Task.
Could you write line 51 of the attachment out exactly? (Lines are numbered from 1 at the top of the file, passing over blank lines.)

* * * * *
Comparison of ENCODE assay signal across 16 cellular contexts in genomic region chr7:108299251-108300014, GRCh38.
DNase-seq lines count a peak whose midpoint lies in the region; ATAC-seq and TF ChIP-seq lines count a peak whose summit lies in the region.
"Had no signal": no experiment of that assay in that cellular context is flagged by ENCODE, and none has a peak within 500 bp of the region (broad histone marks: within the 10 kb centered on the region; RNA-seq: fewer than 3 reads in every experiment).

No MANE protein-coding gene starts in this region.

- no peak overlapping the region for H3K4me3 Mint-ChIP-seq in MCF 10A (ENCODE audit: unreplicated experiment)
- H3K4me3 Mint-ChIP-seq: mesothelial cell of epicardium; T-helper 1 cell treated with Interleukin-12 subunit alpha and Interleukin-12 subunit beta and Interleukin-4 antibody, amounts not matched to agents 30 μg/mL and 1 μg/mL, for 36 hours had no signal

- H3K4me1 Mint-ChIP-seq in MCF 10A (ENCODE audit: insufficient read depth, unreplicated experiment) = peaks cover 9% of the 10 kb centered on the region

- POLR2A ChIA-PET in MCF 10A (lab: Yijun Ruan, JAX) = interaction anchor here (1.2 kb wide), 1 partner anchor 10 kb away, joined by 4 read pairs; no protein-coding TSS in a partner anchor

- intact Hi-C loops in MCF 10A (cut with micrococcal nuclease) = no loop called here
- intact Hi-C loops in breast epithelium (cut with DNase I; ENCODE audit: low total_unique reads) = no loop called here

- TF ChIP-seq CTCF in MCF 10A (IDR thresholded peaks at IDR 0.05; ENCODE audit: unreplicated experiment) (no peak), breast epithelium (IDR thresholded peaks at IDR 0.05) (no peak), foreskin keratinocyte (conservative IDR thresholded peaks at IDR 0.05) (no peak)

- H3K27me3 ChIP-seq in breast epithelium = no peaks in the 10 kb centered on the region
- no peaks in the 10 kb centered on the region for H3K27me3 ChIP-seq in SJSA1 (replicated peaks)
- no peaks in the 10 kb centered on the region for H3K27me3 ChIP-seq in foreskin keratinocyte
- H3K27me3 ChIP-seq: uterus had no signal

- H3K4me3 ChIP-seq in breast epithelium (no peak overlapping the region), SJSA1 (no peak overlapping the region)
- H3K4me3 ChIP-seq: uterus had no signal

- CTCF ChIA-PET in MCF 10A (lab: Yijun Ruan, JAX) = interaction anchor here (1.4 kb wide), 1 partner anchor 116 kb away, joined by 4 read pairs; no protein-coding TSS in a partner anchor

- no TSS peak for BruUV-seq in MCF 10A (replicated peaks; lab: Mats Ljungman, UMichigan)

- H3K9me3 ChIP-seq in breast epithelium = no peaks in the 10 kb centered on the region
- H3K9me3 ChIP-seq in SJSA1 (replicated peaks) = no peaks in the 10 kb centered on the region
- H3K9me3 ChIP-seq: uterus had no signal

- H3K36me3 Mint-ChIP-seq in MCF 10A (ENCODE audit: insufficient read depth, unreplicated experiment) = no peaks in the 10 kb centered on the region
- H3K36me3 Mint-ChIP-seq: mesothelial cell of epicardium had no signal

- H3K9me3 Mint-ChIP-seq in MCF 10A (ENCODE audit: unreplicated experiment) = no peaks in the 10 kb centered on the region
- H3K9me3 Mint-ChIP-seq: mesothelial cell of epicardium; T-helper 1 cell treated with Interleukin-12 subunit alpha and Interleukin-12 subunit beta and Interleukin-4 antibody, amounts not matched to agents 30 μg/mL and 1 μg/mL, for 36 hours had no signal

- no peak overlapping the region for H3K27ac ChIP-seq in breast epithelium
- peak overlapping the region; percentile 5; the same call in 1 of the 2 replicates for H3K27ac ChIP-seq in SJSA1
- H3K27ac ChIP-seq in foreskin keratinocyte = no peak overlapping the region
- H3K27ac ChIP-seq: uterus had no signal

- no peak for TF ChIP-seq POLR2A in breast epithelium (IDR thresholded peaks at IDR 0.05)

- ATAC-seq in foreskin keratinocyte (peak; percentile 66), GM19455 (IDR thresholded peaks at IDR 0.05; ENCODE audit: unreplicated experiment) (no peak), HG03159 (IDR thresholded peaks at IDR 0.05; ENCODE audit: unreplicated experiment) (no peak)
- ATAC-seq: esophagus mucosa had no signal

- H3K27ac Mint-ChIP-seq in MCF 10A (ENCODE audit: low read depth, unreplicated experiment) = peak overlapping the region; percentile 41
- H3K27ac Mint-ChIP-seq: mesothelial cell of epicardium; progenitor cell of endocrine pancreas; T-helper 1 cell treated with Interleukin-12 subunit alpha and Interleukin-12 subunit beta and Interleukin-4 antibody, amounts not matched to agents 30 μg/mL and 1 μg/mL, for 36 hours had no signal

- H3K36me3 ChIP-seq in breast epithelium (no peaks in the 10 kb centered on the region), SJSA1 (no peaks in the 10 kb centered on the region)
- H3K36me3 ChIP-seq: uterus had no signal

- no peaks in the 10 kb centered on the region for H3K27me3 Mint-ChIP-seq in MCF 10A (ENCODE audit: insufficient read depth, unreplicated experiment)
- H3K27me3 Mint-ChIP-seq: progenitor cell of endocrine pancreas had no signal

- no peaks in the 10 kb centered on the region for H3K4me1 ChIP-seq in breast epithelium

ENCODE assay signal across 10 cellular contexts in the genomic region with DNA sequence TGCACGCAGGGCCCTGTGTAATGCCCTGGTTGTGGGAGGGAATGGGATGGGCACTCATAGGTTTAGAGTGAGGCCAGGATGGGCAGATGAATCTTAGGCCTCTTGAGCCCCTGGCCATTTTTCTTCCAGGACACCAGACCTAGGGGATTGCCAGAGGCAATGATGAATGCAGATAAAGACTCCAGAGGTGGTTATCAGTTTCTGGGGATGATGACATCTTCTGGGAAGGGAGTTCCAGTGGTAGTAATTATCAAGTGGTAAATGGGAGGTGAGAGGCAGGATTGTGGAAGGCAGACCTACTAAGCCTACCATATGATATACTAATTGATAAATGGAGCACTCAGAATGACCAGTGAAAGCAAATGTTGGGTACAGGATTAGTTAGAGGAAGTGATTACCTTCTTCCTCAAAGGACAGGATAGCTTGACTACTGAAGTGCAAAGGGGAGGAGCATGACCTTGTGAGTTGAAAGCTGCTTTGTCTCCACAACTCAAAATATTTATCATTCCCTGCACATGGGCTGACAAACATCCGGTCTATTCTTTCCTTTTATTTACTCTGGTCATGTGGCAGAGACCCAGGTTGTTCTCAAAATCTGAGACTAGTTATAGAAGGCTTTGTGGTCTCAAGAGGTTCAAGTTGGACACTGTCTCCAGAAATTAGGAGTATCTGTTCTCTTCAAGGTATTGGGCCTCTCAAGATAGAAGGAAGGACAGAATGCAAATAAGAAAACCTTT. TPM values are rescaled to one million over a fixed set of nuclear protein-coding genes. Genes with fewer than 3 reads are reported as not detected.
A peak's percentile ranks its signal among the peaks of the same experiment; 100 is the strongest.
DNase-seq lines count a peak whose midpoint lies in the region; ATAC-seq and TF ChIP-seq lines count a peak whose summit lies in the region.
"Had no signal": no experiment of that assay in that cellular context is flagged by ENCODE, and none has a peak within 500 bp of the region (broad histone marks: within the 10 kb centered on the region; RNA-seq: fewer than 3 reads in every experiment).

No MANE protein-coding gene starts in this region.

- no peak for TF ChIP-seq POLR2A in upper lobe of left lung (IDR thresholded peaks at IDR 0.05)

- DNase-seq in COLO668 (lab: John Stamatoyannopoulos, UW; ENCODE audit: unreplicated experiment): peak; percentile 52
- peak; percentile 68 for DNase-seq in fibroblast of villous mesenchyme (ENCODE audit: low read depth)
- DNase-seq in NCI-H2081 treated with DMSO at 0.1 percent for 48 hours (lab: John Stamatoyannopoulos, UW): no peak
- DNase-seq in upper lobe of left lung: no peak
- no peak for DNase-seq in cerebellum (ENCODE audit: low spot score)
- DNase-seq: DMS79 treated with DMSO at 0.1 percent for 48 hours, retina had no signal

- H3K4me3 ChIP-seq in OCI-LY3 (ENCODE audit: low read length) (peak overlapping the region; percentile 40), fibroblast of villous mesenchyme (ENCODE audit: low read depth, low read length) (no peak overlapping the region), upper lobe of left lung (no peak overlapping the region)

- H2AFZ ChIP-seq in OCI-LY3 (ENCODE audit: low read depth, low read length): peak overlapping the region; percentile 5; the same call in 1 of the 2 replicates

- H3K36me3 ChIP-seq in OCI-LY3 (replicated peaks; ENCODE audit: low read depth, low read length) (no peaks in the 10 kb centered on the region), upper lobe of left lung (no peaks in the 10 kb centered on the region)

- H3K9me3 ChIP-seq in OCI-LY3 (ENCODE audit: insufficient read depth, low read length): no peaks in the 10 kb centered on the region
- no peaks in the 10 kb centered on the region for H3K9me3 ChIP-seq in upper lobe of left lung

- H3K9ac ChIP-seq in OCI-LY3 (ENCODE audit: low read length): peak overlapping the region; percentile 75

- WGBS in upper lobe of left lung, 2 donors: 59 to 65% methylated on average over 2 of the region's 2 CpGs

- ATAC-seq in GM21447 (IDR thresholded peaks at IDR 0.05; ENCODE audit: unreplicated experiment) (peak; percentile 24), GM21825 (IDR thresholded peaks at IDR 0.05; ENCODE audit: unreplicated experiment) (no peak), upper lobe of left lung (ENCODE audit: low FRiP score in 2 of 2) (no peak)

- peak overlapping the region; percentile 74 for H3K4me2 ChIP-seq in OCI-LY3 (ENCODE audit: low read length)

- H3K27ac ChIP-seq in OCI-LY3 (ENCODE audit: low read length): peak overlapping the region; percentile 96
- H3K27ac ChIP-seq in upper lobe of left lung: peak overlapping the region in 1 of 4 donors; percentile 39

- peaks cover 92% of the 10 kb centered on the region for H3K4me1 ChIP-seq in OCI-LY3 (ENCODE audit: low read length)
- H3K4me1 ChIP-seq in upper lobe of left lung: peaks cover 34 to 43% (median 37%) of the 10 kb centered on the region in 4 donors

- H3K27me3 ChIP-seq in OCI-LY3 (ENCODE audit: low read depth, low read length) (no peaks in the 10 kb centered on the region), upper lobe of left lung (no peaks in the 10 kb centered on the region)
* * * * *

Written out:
- no peak for DNase-seq in cerebellum (ENCODE audit: low spot score)